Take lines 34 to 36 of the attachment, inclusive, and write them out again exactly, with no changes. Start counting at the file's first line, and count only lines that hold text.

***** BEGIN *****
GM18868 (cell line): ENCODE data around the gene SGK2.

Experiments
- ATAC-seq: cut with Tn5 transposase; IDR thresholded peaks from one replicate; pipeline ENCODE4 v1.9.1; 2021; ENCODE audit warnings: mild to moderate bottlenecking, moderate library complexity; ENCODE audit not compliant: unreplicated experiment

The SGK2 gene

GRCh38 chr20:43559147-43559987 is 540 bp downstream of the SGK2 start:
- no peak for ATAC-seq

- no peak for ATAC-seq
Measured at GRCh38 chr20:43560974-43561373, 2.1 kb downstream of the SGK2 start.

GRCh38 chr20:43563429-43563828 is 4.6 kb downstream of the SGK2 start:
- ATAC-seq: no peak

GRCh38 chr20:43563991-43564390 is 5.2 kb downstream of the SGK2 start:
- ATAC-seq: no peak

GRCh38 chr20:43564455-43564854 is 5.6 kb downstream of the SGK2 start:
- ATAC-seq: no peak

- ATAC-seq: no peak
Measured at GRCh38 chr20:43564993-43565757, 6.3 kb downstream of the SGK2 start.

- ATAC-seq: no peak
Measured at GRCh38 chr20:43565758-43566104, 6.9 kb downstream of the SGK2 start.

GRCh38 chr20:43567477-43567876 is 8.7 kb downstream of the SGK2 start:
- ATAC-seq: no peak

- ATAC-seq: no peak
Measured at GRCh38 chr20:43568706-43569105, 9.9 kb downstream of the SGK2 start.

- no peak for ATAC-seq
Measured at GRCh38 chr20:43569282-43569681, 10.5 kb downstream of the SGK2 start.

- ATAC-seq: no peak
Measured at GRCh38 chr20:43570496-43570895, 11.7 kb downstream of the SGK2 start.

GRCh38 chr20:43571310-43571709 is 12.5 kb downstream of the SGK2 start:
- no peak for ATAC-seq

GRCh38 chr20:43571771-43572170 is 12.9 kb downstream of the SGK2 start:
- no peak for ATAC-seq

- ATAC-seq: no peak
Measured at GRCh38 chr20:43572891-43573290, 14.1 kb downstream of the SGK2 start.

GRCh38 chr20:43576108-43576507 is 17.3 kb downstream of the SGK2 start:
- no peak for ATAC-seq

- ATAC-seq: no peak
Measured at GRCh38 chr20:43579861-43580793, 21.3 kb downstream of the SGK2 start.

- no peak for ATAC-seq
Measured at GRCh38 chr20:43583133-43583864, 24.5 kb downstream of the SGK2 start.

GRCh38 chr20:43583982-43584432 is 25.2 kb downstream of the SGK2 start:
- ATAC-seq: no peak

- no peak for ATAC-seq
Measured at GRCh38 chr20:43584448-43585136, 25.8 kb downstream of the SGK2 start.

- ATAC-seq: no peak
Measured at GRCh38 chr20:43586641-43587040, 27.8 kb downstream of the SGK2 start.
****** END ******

- no peak for ATAC-seq

- ATAC-seq: no peak
Measured at GRCh38 chr20:43579861-43580793, 21.3 kb downstream of the SGK2 start.